September 2017 - Spain, North of Madrid, El Pilar district. UFO intercepted by jet fighter in the sky of Madrid.
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Let's talk about the story written by a literary editor, Luis Bonilla, in the magazine La Estafeta Literaria, published by the prestigious cultural organization Ateneo de Madrid in 1978. It told the story a UFO sighting on January 5, 1433 in Ciudad Rodrigo, seen by the entire court of King Juan (or John) II of Castile (1405-1454), father of the famous Queen Isabella who backed Columbus. The source of the account transcribed by Bonilla was a letter written by a certain Bachelor Fernán Gómez de Cibdarreal, said to have been the physician of the King, to the Royal Chaplain Pedro López de Miranda. Although there is quite a bit of controversy concerning the authenticity of this document, as discussed below, let’s see first its contents.
Fernán Gómez begins his letter to López de Miranda describing briefly how the court had arrived to Ciudad Rodrigo (currently in the province of Salamanca in western Spain) on its way to Madrid. The retinue included a number of important figures like the Bishop of Palencia and the Condestable (Constable) Don Alvaro de Luna, one of the era’s most powerful military leaders.
This is a remarkable letter in that it not only describes the celestial phenomenon quite thoroughly, but adds fascinating philosophical, scientific and sociological attempts to understand it according to the limited knowledge available at the time. The fact that the object made a big noise that scared all the horses and mules would tend to rule out a meteor or a comet. The account is contained in the “Epistle” (or Letter) LV (55) from a book entitled, CENTON EPISTOLARIO DEL BACHILLER FERNAN GOMEZ DE CIBDAREAL, supposedly published in the city of Burgos in 1499. Centón is an old Spanish word for a literary piece composed of another author’s phrases and fragments, like a literary collage or pastiche. The Epistle or Letter LVI (56), addressed to Juan de Mena (1411-1456), a well known Spanish medieval poet, alludes to the same celestial event, although the text was edited out to avoid repeating the same description.
A study by Carmen Fernández-Daza Alvarez of Madrid’s Complutense University, “The Epistolary Centón of Juan Antonio de Vera,” published in the Revista de Filología Románica, 1994-95, discusses all the ins and outs of this affair. It even includes a mention of “a full epistle debating certain cosmetological phenomena that Aristotle had studied and that didn’t seem similar to the balls of fire they had seen.” Fernández-Daza also sketched what she believes to be the way Count of de la Roca forged the 1499 apocryphal edition of the Centón. The Count was the Spanish Ambassador to the Republic of Venice in the 1630s and, according to Fernández-Daza,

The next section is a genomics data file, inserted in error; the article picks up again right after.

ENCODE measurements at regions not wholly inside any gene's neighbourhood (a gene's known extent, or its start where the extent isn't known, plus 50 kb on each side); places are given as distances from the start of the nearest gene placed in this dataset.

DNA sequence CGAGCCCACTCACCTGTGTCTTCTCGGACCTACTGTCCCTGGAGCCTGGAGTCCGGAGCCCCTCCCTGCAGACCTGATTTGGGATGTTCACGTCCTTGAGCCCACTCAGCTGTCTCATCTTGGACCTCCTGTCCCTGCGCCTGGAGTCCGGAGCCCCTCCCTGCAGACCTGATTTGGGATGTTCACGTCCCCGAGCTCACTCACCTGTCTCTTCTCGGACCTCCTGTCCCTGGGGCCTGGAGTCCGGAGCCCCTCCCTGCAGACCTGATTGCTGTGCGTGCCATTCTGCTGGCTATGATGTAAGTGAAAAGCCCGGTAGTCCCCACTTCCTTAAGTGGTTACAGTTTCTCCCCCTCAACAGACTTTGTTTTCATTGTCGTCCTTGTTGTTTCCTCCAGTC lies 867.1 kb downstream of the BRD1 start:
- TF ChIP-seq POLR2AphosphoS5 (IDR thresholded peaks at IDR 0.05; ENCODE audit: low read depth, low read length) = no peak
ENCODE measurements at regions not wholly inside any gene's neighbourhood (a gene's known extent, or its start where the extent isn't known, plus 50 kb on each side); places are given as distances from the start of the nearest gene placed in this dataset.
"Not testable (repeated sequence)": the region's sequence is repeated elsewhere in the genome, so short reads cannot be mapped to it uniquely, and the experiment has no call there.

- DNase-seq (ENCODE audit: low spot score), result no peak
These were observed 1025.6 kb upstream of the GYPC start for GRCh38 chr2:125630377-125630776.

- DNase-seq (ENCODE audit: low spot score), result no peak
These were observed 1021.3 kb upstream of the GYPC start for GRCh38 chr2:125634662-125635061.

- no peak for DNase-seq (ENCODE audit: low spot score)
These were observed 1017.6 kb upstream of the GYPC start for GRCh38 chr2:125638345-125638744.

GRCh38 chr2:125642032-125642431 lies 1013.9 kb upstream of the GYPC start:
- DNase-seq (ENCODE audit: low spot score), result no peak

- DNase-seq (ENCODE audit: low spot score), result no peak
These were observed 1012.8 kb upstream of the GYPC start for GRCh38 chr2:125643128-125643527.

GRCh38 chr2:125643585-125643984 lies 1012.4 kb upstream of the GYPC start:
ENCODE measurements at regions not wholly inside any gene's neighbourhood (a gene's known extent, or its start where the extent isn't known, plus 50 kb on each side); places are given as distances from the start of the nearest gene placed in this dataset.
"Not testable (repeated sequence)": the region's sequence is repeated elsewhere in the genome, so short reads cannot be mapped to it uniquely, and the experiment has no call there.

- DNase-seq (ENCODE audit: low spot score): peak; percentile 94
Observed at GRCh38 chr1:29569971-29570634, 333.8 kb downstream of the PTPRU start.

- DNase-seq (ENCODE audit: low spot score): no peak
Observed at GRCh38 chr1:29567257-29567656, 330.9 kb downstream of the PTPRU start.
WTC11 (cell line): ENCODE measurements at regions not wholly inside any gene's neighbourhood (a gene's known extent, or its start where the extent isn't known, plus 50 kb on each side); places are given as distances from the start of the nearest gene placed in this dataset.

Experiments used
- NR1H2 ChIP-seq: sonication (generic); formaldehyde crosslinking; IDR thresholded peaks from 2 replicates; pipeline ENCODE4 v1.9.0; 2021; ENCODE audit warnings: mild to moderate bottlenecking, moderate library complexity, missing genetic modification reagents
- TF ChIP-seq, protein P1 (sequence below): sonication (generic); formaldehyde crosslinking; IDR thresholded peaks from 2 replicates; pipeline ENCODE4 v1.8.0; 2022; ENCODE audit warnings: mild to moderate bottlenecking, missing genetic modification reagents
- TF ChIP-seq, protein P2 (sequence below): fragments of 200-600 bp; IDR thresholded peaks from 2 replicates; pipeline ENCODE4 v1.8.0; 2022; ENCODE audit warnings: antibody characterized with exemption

The real UFO of 1433
All the experts who questioned the authenticity of the Centón also agreed that, for the most part, the Count of de la Vera utilized real events during the reign of King Juan II to compile the letters of his supposed physician. The main source for this material was the Chronicle of Juan II of Castile, a massive chronological history of his reign beginning with his childhood in 1406 up to his death in 1454, which was compiled and edited by several authors including Alvar García de Santa María and Fernán Pérez de Guzmán.
This book was printed several times in the 16th century, including its first edition of 1517 printed in Logroño, which the Library of Congress calls “one of the masterpieces of early Spanish printing.” Its full title is Cronica del serenisssimo Rey Don Juan Segundo deste nombre (Chronicle of the Most Serene King Don Juan the Second of this name). Unlike the Centón, there is no doubt whatsoever about the authenticity of this book. If we turn to the Table of Contents for “the year of thirty three” (1433), we see Chapter ccxxxvi (236), “Of how when the King left Ciudad Rodrigo, a great flame appeared in the sky, which lasted a long time, and which all that saw it were marveled.
This text clearly confirms that some unusual celestial object was seen in the sky sometime during the day on January 5, 1433. The report adds that the phenomenon lasted for a long while and was followed by a loud roar. The old Spanish league is a unit of measurement roughly equivalent to about 4.2 km or 2.6 miles, which means the UFO roar was heard from a distance of about 16 miles. This was obviously the original text from which the Count of de la Roca added a couple of colorful details like the horses and mules running in fear and all the talk about Aristotle and the viscous matter from the first region of the sky, etc., stuff that a cultivated literary man like Juan Antonio de Vera could have added easily. But the basic report is still valid...
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